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Hire The Challenged

I Hire The Challenged

From Career Tips, 2021 Volume 12, December 2021


Women navigating obstacle course
Photo by Igor Rodrigues on Unsplash

Have you ever had a candidate who seemed to breeze through their career, for whom it appeared everything came easy?


For me, this raises an immediate red flag: Suspicion.


  • How can everything really have gone that smoothly? 
  • What are they not telling me?


If the candidate satisfies me on that point, and convinces me that they really have avoided the bumpy path that often trips up others along the way, then the 2nd red flag arises:


  • Can they really handle the job?


I don't hire because the water is always calm, and I just need someone to use a paddle to gently guide the boat. I want someone who can weather the storms, and dig in to take charge when we hit the rapids!


In other words, I want someone who has a demonstrated track record of overcoming challenges.


I remember reading about an academic study years back that compared career success of those who were straight-A students vs. those who had a more mixed academic record. The conclusion was that those with the mixed record were, on average, more successful.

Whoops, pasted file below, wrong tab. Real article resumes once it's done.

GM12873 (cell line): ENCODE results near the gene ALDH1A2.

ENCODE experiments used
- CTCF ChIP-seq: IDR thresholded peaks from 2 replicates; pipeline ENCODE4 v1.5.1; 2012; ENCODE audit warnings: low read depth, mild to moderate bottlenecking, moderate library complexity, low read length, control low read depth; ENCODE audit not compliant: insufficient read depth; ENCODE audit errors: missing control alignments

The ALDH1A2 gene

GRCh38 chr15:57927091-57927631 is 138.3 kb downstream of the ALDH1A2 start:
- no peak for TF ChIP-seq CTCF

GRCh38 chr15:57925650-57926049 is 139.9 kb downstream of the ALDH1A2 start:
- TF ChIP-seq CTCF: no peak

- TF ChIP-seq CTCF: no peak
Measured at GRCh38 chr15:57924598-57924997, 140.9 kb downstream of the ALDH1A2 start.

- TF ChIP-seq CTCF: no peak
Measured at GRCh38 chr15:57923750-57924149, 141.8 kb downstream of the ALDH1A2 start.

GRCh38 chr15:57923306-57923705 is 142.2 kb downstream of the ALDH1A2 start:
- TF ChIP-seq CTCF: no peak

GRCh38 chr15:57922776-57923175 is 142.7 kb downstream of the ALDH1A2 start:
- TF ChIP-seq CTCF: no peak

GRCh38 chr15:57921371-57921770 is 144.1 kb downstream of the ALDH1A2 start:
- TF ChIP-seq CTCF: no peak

One reason posited was that they were more used to working hard for their grades, and therefore weren't thrown for a loop by a roadblock, while the straight-A students weren't used to having to work that hard, and were more likely to give up quickly.


Now this is obviously a very simplistic look at it, but I feel like there's a grain of truth there.  I'd welcome your reactions.


But what does all this mean to one in a career search?


Often candidates are afraid to get into challenges they've faced, thinking that they will be showing weaknesses that could get them ruled out. This leads to worry about when the question will come up about that gap in their resume, the reason they left their last job, why they had so many short term assignments, etc.


My message is this:

  • Embrace your challenges!
  • Present them confidently, showing how you have overcome them and what you have learned from them that prepares you to succeed in the future.
  • Demonstrate how you will be the person who is unfazed by roadblocks, and figures out how to move around them.


This will make you one of the most valuable employees I could hire.


Obviously, you need to present them the right way … For more on this, read these.


And if you're struggling with how to do this effectively, perhaps we should talk.


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